Esther Dyson at work. Photo credit: https://flic.kr/p/4FnB
When I was first stepping out on my own as an entrepreneurial n00b in the tech field, I was always looking for businesses that were similar to mine where I could borrow some good ideas.
At the time in the mid-90s, Esther Dyson was still running her publishing and conference business, EDventure Holdings, that included her popular tech industry newsletter: “Release 1.0” and her legendary PC Forum conferences. I had met Esther years ago, and she had always been very gracious with me. So, I figured I’d take a chance and see if she would meet with me to go over my new business plan that was loosely based on the same type of model (newsletter publishing, conferences, and consulting). I guess I was looking for some kind of validation that I might have a chance creating a small community in the niche I was covering. I also was curious if she had any advice for me in hindsight.
She agreed to meet with me in her office in New York City. It was 1999.
After she reviewed my plans and my “list” — the subscribers who were paying to read my newsletter (mostly the Wall Street crowd of financial analysts interested in my sector) — she gave me the nod. She told me I had something and that I should move forward. It was music to my ears.
Now, for people who don’t know who Esther Dyson is or what role she played in shaping today’s modern-day technology market, please look her up. Esther is an icon (not to be confused with ICANN, where she was a founding Chairman). So many young women today grouse about the dearth of women in tech, but from the get-go, Esther was a rock upon which many tech startups would be built. She was so interwoven into the fabric of the burgeoning PC sector, I don’t think anyone noticed she was female. I say that to emphasize how her gender never limited her and how the brilliance of her insights defined her influence in the market.
In retrospect, considering her powerful role in the tech sector, it was a ridiculous proposition for me to ask her for help. Nevertheless, I’m glad I had the chutzpah to ask, and that she acquiesced.
Best advice she gave me
Esther has been an advisor to me for several of my various businesses since those early days. Last time I saw her a couple years ago, I asked her how many of “me” were out there? I was curious how many other female entrepreneurs she helped over the years. She never gave me a straight answer, but my hunch is — many.
I decided to write about this now because the best piece of advice she gave me that day I visited her in New York has been haunting me since I started Big Mountain Data.
She told me,
“If you really want to be successful, find a Daphne.”
She was referring to her razor sharp, capable friend and founding partner, Daphne Kis, who ran EDventure Holdings for 18 years. Where Esther had the relationships, vision, and in-depth knowledge of the technology sector, Daphne had the organizational skills, intelligence, and discipline to create a profitable company. I recognize now what a humbling and significant admission that was for Esther to mention this to me. It revealed her humility in the face of all her fame and success. She recognized that she needed a “Daphne” to make it work. There were a lot of people who supported Esther in those early days, but Daphne made the trains run on time.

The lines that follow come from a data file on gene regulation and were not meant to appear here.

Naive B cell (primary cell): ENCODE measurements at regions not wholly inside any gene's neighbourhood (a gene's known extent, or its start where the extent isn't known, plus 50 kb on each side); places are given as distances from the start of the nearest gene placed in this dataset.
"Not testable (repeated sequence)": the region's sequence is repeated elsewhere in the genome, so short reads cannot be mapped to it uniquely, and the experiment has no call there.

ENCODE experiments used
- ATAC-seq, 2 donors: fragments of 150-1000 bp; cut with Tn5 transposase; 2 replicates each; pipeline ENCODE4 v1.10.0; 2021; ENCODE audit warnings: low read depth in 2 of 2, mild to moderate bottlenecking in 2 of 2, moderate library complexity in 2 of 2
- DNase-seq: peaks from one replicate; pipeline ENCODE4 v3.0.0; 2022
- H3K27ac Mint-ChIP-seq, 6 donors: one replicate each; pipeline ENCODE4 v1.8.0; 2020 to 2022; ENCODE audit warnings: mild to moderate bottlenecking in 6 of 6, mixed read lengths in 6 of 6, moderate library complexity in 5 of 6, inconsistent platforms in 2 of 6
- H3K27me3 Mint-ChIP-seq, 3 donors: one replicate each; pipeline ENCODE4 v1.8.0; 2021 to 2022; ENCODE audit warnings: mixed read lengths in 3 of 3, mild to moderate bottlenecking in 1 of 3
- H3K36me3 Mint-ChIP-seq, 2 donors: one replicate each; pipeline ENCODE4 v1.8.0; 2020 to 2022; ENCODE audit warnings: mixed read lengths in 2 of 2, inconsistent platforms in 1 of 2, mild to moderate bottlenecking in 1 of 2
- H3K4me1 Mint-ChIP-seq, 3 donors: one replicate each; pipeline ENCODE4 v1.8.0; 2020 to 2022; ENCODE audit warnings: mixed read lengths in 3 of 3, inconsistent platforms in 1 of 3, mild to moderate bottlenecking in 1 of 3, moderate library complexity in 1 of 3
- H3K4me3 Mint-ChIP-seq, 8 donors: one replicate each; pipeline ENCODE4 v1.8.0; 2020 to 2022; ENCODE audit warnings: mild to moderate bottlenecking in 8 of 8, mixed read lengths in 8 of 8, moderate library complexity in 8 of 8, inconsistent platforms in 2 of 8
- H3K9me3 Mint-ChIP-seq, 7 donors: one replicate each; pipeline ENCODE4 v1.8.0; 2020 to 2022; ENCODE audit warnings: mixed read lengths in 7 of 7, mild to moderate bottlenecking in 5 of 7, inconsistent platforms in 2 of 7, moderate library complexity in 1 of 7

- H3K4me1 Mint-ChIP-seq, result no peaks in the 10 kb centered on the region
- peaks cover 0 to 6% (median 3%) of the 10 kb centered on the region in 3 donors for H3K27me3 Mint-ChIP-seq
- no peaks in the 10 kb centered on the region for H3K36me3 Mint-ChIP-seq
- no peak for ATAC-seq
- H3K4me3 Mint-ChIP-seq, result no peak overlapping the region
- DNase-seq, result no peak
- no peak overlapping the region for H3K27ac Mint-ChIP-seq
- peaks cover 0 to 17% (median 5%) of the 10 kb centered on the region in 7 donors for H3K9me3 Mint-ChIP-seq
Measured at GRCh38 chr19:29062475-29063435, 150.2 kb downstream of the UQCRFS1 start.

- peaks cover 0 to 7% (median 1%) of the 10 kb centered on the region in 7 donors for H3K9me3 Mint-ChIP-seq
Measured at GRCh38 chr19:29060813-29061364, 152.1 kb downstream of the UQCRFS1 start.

After they sold the company to CNET, both Esther and Daphne have continued to make significant contributions to the industry. Today, Daphne runs WorldQuant University and is a vocal supporter for women in data science. She participated in the #WIDS2017 event this year (as did we at a satellite location) and recently did a great interview with Kara Swisher. Esther has been working on her health impact startup, Way to Wellville. Both women are– in a word– legendary.
(Sidenote: This past weekend, the band got back together and had a fabulous PC Forum reunion.)
So, where’s (my) Daphne?
I know she is out there somewhere. She could even be a he. We are an equal opportunity startup, and this new field I’m exploring, speaks to both genders. The work is sometimes brutal. I face challenges every day that run the gamut from casual professional rudeness to closed doors to outright legal threats. And then there are the everyday traumatic events that rattle me from the inside out.
At this juncture, recognize I need someone to help me take Big Mountain Data to the next level. Someone who complements my skills, but has the expertise I lack in areas that are critical to our growth (technical prowess, for one).
I recently recruited about a dozen crime analysts to work with us on a project basis. I offered to buy them #STEMinist tee shirts and merch. Free tee shirts are terrific, but the opportunity to innovate and create something special in this field is exciting.
Big Mountain Data is a traditional tech startup. We have all the advantages an agile startup has to make a difference in a big market seriously in need of disruption. Plus, we have founders’ equity. You won’t find that at a nonprofit or government job.
If you are a Daphne, or know the perfect Daphne that aligns with our mission, please ping us. Women are dying, children are being orphaned, families are being terrorized — every day.
We need you.
(Cross-posted @ Medium | Susan Scrupski)